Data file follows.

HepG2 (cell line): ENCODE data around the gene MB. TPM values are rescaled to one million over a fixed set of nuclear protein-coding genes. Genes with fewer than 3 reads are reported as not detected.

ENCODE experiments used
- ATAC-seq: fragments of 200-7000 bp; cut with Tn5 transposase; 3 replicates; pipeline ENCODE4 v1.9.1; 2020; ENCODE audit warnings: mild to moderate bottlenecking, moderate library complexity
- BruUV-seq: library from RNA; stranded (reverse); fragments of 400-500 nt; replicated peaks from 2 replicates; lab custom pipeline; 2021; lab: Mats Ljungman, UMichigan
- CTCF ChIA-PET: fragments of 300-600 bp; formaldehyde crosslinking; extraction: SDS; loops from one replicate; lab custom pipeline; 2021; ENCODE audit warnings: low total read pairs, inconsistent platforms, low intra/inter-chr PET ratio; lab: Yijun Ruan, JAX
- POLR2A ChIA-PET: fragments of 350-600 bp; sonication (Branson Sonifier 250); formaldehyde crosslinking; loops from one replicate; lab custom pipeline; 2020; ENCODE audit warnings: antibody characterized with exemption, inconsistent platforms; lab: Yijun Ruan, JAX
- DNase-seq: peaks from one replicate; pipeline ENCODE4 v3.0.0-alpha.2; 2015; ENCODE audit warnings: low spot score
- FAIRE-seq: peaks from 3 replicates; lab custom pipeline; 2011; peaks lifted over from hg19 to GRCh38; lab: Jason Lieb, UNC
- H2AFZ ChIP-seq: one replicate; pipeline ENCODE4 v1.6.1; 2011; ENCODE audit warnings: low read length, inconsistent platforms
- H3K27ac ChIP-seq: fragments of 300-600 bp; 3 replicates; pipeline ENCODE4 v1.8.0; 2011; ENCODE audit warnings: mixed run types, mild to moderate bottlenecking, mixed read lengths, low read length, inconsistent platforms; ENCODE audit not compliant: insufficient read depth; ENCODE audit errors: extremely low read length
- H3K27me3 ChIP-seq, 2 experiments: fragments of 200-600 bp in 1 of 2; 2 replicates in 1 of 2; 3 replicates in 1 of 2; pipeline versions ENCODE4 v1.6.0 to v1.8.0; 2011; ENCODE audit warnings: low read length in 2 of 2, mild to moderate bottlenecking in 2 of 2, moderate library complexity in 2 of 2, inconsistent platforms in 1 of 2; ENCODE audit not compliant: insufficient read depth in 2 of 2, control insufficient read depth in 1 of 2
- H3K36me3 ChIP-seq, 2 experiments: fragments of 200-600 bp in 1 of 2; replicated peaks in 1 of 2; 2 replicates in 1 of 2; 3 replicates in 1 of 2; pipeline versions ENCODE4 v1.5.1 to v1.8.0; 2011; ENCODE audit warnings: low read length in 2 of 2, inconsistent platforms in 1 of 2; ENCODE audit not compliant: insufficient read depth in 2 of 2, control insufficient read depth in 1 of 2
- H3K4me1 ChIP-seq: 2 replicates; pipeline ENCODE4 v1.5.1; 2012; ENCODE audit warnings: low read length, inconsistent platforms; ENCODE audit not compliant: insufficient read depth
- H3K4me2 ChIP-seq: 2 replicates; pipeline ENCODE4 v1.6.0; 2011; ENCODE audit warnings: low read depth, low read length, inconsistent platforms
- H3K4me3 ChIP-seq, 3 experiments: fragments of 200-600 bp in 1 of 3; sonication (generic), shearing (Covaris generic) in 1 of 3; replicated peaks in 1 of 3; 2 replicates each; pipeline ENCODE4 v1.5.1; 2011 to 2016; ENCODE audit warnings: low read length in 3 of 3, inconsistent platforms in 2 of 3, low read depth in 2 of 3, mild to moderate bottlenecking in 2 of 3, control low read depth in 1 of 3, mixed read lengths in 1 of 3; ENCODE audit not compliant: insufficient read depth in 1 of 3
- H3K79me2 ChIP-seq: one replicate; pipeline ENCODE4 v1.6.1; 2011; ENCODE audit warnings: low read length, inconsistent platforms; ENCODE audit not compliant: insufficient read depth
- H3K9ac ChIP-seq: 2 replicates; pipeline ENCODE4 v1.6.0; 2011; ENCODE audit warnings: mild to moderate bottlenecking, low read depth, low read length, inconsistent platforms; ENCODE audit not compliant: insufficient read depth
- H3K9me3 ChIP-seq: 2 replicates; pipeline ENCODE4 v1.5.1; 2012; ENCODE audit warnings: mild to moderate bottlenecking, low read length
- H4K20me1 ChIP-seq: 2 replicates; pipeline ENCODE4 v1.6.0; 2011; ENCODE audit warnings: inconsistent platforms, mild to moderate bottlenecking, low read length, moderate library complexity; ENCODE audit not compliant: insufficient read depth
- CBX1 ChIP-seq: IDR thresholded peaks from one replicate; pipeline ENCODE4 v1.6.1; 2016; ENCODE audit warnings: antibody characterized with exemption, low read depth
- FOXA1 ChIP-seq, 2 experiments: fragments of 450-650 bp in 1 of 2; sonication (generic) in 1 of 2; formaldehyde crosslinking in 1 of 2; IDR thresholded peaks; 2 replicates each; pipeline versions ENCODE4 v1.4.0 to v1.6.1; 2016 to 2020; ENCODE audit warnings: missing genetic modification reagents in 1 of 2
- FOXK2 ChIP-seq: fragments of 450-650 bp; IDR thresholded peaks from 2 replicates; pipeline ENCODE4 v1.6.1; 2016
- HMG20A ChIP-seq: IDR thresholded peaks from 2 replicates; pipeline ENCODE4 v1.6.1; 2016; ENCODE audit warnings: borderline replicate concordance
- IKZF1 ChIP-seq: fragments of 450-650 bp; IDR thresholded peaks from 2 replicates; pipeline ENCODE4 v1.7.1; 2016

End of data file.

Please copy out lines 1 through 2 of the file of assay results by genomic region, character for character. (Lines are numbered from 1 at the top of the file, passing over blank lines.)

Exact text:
HepG2 (cell line): ENCODE data around the gene MB. TPM values are rescaled to one million over a fixed set of nuclear protein-coding genes. Genes with fewer than 3 reads are reported as not detected.

ENCODE experiments used